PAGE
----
On being assured that there could be no mistake at all in his plain, direct words, she began to fidget about in her seat.
"Good gracious! only think! dear me! Sir Thomas! Who would have thought it? Oh, my sweetest Maria! how rich and how great you will be! I'm so pleased - so happy! Such a charming man! so handsome! so tall! What pin-money, what jewels, what carriages you will have! A house in town! Everything that is charming! Mr Ward, pray say something, don't sit silent, tell your daughter that you approve."
"He is rich, to be sure, and you will have fine clothes and fine carriages. As far as the man is concerned, I could not wish you in better hands."
Mrs Ward was glowing. She was not backward to credit what was to advantage of her family. At that moment Maria was beyond competition her favourite child, Julia was nothing to her. She did not even notice that her other daughter's surprise and vexation required some minutes silence to be settled into composure before she joined with the others in expressions of their happiness.
Maria was obliged to repeat so many times the minute particulars, which only woman's curiosity could find interesting, and answer so many questions, that she was quite fatigued by the time they reached Popplewell, while Mr Ward developed a splitting headache.
He was prescribed not to have any when Sir Thomas would wait on him in the morning; and probably thanks to that their talk went as well as could be expected.
The next day, what with usual tattling visitors and Maria's engagement, Julia really had no opportunity to hint at dear Emma's secret wedding. But when Mrs Ward, in answer to an urgent note from Jane Leighton, called on her in the afternoon, she heard a full account of it.
"It is a day of wonders, indeed! I know, my dear Jane, that you are usually au courant of what is happening in the neighbourhood, but you must agree that this is not easily believable. Secret, you say, and only yesterday?"
"Oh, I understood at once which way the wind blew, the moment I heard how the lot of them was dressed. The man in white and silver, the girl in white and silver, and what is most important - Mrs Greenwood in white and silver. My dear, for which occasion a mother, and even a step-mother, as the case may be, ought to be dressed in the odious colours? After that it was a clear way through: a little of knowing with whom a coachman keeps company, a little present to a maid - you won't be interested."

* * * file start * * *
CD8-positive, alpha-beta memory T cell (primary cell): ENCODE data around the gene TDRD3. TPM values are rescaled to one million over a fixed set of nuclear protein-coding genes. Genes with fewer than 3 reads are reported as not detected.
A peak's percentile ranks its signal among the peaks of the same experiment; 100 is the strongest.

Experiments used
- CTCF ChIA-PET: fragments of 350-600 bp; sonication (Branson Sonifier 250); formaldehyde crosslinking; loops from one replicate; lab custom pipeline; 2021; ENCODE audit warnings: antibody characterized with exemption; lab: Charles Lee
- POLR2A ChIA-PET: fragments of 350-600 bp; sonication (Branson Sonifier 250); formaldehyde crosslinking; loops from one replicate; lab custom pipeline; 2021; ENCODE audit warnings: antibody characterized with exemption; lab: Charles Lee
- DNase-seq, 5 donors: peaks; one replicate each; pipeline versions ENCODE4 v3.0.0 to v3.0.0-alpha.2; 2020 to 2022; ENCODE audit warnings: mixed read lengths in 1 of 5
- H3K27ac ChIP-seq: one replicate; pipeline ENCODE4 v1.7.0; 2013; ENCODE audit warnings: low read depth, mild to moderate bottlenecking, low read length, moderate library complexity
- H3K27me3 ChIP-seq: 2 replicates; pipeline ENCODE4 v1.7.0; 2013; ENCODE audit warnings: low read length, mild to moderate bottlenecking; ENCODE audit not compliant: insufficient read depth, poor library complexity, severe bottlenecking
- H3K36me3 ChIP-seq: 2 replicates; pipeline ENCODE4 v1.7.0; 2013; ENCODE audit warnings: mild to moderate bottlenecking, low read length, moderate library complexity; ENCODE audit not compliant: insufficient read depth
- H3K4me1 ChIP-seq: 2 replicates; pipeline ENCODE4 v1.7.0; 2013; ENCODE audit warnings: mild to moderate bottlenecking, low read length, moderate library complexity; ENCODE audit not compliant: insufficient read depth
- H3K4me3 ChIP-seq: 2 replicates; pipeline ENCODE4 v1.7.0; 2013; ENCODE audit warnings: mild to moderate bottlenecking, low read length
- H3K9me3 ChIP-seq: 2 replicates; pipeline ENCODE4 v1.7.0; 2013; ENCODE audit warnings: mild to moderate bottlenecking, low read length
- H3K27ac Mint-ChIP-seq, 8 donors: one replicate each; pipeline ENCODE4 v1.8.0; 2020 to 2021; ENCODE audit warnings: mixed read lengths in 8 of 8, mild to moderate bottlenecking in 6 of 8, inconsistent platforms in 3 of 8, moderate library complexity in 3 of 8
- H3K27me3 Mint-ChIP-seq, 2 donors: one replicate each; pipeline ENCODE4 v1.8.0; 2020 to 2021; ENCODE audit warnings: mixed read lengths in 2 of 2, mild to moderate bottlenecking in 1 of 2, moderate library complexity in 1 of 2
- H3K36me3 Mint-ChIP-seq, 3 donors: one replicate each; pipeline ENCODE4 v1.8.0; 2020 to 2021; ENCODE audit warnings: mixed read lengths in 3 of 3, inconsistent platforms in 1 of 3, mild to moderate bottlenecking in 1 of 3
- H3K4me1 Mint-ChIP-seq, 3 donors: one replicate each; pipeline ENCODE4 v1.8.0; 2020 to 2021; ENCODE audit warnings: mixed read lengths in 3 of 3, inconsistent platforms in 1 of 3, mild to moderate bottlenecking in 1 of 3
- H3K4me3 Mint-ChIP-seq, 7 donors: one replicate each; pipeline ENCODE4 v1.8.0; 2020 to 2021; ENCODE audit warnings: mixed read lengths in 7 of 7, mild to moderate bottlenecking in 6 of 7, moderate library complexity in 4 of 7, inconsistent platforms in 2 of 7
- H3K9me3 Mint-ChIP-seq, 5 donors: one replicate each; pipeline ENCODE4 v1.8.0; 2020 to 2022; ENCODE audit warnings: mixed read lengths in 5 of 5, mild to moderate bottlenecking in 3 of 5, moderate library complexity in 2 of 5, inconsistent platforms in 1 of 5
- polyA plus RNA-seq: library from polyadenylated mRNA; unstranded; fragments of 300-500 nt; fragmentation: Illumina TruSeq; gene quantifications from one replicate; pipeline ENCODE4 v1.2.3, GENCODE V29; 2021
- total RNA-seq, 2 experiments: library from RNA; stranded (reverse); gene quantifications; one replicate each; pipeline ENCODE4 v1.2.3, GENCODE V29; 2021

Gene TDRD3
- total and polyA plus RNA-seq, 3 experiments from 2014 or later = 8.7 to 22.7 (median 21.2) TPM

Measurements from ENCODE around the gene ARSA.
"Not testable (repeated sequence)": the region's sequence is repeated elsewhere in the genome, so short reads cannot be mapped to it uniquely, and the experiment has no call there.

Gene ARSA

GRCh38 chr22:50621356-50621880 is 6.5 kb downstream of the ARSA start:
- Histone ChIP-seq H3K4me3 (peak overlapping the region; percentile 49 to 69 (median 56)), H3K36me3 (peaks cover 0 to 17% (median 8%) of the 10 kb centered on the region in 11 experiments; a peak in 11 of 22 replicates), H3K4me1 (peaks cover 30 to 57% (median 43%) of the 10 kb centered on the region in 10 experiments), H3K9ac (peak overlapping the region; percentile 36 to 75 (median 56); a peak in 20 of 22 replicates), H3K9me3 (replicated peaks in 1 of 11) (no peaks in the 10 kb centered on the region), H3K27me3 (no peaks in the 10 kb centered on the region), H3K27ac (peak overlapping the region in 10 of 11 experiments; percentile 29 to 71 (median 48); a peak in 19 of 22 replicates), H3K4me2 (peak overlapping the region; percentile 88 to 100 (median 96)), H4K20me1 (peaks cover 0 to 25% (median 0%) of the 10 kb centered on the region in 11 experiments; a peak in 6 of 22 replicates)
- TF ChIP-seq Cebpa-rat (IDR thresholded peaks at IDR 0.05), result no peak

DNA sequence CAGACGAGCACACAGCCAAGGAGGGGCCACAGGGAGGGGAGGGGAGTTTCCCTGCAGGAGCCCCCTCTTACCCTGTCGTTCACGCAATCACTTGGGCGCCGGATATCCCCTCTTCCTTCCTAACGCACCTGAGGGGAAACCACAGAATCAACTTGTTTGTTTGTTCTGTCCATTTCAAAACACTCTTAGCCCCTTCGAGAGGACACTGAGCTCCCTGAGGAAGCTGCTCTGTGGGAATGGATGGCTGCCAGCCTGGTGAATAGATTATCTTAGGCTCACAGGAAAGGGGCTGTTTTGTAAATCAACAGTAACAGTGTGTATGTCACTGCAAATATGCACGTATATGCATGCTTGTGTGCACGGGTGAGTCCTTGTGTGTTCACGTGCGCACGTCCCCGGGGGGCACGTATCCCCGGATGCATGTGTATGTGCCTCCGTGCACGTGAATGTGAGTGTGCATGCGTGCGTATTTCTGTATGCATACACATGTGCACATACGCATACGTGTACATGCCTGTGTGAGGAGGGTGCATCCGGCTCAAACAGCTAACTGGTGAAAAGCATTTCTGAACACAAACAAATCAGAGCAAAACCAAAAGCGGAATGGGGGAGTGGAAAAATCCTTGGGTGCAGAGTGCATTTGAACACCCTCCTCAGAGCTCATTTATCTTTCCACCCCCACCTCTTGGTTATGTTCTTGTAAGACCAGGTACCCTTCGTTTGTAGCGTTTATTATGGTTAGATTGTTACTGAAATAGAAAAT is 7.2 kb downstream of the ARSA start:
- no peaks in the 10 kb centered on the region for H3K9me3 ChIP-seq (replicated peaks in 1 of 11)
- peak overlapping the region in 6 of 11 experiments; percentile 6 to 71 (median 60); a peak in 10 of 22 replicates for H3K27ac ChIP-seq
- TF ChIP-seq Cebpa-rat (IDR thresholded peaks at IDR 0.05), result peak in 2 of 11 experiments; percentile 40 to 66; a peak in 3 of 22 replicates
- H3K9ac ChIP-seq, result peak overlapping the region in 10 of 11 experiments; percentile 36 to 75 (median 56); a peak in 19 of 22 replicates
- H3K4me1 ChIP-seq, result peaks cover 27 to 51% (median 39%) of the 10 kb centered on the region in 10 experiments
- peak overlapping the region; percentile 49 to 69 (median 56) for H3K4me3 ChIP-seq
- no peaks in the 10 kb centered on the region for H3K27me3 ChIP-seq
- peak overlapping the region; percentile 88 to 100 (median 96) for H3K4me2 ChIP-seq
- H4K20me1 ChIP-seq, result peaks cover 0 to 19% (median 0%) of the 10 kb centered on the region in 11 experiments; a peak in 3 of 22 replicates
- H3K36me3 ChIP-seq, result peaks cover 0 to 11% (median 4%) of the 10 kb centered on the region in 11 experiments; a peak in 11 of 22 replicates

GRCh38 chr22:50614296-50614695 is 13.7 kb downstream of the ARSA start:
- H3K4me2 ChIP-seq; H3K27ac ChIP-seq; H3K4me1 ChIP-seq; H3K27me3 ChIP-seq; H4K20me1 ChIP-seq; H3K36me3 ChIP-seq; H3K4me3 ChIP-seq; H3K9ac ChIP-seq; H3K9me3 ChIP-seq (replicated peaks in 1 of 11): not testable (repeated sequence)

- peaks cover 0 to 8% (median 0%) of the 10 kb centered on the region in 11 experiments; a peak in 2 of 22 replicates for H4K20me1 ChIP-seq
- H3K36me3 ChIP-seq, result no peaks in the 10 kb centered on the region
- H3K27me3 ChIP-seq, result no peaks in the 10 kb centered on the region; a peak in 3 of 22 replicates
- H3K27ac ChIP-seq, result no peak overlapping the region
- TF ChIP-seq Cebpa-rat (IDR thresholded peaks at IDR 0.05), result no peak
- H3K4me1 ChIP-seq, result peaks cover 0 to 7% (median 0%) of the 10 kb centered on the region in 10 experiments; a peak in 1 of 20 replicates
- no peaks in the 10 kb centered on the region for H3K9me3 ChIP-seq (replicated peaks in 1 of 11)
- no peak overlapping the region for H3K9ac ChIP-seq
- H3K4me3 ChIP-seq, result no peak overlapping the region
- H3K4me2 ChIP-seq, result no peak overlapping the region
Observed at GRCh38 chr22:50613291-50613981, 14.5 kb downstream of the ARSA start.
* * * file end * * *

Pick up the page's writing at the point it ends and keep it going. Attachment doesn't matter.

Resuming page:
Mrs Leighton was all sympathy, for she knew that Maria ought to have been Mr Pumfret's choice. Mrs Ward explained that she could bear this blow of fate philosophically, and why. It was Jane's turn to be astonished.
"Sir Thomas and Maria! To tell the truth, I always suspected Julia of having given very rigorous chase to him when he first came to Huntingdon."
"Quite the contrary, my dear Jane; she dreads lest her name should ever be coupled with his. I'm sure she is even now going around relating how she contrived to throw them in each other's way. Well, when she stays with her sister in Town, her circle of acquaintances will widen; and if Maria could engage a baronet, Julia might without censure aspire to the affections of some lord."
It formed just such a contrast as time is for ever producing between the plans and decisions of mortals, for their own instruction, and their neighbours' entertainment.
All Huntingdon exclaimed on the greatness of the match: Miss Maria Ward had to be thereby raised to the rank of a baronet's lady, with all the comforts and consequences of an handsome house and large income. She had two sisters to be benefited from her elevation; and such of their acquaintance as thought Miss Ward and Miss Frances quite as handsome as Miss Maria, did not scruple to predict their marrying with almost equal advantage. But there certainly are not so many men of large fortune in the world, as there are pretty women to deserve them. Miss Ward, at the end of half a dozen years, found herself obliged to be attached to the Rev. Mr Norris, a friend of her brother-in-law, with scarcely any private fortune, and Miss Frances fared yet worse, by fixing on a Lieutenant of Marines, without education, fortune, or connections.
I leave it to be settled by whomsoever it may concern, whether the tendency of this work be altogether to recommend men's slowness of speech or reward girls' indolence.
© 2000 Copyright held by author